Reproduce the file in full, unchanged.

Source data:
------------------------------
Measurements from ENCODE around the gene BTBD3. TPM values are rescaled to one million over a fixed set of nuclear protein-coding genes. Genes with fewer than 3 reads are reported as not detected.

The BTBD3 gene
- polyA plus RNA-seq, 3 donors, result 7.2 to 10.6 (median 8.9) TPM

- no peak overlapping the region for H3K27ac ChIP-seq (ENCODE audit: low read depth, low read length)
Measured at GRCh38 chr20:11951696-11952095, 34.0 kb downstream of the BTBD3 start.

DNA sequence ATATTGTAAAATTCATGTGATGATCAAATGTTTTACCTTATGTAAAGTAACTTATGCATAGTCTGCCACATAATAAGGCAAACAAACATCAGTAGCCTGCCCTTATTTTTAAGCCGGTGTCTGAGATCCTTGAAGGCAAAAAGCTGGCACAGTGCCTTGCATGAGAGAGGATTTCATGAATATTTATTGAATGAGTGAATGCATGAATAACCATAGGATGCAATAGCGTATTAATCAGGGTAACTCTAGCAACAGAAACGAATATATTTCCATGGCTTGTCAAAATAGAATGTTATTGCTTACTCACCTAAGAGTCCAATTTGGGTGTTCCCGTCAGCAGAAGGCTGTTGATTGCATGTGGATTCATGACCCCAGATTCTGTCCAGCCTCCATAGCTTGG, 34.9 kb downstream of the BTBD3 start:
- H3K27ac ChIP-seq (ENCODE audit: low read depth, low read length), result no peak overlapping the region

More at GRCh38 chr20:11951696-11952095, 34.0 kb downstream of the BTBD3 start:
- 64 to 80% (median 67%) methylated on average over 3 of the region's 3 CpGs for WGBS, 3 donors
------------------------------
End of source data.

Measurements from ENCODE around the gene BTBD3. TPM values are rescaled to one million over a fixed set of nuclear protein-coding genes. Genes with fewer than 3 reads are reported as not detected.

The BTBD3 gene
- polyA plus RNA-seq, 3 donors, result 7.2 to 10.6 (median 8.9) TPM

- no peak overlapping the region for H3K27ac ChIP-seq (ENCODE audit: low read depth, low read length)
Measured at GRCh38 chr20:11951696-11952095, 34.0 kb downstream of the BTBD3 start.

DNA sequence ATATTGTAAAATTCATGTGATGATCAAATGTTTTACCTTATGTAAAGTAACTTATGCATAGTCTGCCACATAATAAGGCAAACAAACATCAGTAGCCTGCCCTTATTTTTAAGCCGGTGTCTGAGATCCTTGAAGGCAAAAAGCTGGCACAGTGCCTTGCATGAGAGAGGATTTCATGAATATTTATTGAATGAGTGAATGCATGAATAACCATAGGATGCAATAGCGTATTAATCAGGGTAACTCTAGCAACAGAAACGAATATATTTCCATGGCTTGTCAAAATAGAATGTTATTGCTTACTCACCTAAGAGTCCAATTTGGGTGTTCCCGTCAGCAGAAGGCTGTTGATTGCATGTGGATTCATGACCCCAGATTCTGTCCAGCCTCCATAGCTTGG, 34.9 kb downstream of the BTBD3 start:
- H3K27ac ChIP-seq (ENCODE audit: low read depth, low read length), result no peak overlapping the region

More at GRCh38 chr20:11951696-11952095, 34.0 kb downstream of the BTBD3 start:
- 64 to 80% (median 67%) methylated on average over 3 of the region's 3 CpGs for WGBS, 3 donors